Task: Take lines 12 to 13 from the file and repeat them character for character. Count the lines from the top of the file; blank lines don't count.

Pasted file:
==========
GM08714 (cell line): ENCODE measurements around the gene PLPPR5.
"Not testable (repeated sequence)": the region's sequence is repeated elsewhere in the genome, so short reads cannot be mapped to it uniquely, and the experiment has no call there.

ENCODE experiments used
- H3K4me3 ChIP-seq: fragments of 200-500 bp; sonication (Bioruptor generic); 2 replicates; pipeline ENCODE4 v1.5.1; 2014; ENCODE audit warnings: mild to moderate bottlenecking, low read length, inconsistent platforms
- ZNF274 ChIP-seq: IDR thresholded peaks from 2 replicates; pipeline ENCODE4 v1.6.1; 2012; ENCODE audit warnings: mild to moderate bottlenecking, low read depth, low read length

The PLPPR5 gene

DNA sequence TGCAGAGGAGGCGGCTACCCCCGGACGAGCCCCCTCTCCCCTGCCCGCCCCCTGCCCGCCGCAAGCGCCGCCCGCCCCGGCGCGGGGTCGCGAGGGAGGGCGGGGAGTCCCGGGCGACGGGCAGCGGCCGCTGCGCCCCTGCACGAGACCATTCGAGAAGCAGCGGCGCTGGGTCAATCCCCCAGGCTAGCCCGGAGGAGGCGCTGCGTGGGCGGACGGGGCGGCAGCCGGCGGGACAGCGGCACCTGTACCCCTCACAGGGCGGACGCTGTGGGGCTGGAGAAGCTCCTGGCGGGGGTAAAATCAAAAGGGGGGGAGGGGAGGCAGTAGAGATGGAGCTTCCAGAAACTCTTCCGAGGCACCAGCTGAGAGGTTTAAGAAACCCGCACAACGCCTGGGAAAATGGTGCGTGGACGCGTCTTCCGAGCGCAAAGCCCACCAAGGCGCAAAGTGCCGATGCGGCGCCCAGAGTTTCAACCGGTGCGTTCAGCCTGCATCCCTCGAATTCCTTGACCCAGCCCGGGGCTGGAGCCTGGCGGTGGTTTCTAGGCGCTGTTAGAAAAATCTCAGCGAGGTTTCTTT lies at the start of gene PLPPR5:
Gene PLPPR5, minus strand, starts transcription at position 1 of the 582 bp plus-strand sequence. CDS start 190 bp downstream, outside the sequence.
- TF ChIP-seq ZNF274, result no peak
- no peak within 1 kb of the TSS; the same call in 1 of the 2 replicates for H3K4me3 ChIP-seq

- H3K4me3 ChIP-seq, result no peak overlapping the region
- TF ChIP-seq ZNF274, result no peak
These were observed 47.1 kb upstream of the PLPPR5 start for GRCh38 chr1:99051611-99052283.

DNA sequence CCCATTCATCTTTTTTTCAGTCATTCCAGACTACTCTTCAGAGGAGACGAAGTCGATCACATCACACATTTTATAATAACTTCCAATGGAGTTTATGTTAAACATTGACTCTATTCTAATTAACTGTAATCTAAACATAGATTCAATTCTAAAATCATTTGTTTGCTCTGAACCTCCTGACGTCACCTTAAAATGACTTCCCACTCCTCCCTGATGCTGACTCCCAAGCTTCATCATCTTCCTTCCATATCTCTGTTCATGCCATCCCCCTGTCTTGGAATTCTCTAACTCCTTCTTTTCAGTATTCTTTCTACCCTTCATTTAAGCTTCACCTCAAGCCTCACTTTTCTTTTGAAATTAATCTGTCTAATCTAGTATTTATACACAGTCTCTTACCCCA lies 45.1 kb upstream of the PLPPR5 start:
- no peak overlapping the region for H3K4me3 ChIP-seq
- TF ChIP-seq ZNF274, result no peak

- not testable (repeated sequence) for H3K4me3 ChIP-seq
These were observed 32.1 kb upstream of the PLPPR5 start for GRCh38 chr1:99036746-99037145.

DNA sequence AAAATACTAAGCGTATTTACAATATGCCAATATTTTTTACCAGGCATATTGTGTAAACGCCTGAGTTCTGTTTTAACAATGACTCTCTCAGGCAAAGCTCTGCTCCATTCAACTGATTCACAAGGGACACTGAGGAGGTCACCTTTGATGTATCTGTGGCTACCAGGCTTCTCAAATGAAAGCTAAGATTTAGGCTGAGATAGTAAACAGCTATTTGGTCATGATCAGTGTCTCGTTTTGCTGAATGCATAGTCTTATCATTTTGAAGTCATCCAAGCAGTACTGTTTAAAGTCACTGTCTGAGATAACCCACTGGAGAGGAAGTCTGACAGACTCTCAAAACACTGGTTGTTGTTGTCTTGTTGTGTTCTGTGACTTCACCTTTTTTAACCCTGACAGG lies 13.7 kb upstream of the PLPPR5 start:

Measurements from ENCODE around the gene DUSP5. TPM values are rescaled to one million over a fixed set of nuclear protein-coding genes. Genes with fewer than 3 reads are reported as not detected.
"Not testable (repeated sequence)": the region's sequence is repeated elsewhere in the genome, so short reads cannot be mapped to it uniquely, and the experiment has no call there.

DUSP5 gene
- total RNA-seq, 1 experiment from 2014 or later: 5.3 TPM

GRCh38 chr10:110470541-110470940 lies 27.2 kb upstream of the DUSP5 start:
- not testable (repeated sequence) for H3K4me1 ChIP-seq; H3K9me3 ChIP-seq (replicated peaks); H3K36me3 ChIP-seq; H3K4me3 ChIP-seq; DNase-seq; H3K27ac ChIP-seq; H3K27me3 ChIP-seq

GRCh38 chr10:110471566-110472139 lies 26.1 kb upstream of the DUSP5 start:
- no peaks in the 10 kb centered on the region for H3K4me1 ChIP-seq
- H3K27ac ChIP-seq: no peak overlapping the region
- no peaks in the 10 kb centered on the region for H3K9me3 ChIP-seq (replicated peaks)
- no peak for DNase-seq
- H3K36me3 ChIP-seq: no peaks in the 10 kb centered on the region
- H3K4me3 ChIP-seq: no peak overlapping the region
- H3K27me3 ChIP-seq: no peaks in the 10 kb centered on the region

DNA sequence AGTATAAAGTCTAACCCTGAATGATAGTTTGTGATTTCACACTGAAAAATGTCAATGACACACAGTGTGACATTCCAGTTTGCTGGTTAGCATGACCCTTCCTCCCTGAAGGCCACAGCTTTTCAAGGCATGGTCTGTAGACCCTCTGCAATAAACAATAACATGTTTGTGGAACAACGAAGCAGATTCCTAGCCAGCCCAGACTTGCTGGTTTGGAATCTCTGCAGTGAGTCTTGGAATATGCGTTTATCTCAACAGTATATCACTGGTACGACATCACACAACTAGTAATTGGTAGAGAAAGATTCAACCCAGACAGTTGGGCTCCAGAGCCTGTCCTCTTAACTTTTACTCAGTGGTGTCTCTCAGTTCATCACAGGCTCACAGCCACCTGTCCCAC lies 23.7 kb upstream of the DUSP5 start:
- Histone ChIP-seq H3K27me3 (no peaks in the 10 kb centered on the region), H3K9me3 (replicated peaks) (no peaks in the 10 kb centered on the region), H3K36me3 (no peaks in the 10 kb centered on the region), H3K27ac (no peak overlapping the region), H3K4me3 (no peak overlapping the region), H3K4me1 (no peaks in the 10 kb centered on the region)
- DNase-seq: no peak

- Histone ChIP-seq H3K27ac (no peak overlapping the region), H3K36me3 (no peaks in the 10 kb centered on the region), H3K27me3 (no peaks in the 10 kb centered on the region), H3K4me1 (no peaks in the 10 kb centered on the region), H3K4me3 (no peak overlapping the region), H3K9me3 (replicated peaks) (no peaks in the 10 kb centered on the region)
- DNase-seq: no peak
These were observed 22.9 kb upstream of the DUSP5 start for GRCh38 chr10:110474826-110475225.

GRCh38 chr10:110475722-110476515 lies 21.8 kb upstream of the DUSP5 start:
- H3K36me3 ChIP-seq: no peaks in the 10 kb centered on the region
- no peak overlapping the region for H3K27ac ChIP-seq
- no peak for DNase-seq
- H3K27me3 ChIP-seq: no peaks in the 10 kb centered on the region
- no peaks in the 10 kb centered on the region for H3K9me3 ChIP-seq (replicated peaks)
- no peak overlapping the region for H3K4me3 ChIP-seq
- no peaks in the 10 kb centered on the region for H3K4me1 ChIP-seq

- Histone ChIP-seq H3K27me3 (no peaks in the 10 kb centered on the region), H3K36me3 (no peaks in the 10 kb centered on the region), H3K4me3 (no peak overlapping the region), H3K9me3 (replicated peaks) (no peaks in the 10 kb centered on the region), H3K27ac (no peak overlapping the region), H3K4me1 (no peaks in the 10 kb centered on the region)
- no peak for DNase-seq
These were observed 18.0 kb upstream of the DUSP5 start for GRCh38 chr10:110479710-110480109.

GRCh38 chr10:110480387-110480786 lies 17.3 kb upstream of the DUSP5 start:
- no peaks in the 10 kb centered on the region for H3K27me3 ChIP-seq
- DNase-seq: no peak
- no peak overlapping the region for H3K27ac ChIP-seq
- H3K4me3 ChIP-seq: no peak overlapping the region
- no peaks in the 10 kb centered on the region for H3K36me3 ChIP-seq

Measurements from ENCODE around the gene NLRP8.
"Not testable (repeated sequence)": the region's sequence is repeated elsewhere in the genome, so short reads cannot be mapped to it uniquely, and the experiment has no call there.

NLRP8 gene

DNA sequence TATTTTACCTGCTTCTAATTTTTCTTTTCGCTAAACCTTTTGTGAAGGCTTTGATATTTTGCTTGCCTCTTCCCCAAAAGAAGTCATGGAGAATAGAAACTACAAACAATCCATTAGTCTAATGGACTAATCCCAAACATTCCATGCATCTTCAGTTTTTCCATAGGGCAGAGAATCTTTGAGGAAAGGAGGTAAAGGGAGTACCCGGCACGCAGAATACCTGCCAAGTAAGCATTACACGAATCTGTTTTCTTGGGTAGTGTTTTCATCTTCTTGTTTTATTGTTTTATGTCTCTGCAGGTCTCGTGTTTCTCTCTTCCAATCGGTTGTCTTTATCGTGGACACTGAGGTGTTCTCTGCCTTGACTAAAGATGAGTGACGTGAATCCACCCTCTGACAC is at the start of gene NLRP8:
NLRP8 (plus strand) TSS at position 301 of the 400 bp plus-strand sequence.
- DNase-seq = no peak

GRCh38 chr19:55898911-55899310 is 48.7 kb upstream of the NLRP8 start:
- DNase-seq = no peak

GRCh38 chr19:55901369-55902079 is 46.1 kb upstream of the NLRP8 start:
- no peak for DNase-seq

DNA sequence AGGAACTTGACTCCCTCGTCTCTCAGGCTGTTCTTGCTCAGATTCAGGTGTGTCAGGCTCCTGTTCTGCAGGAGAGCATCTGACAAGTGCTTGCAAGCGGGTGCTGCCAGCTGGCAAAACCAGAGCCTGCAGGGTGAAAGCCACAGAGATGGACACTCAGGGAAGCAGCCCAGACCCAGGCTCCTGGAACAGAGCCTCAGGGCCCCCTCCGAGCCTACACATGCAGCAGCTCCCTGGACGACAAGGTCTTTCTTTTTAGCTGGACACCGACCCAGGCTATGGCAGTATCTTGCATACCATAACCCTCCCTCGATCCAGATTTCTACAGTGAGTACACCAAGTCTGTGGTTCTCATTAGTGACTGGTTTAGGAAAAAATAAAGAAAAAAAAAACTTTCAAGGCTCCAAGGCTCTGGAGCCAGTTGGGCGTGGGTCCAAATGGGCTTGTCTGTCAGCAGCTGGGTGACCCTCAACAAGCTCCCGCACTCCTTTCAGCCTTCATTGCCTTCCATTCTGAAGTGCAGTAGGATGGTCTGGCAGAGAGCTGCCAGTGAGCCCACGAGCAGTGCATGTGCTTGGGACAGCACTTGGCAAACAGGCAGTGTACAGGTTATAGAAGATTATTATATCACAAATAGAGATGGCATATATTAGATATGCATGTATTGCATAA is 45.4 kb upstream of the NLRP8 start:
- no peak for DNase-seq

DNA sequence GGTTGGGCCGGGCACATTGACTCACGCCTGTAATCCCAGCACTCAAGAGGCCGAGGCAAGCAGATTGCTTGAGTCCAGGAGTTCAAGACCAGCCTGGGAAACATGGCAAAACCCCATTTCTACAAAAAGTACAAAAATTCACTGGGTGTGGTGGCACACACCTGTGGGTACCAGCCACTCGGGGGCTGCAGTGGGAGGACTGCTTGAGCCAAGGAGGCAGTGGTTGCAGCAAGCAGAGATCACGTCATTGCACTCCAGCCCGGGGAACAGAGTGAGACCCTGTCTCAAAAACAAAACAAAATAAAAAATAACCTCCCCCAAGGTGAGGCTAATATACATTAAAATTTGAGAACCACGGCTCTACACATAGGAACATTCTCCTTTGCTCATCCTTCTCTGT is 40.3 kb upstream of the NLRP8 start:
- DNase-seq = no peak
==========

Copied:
- TF ChIP-seq ZNF274, result no peak
These were observed 47.1 kb upstream of the PLPPR5 start for GRCh38 chr1:99051611-99052283.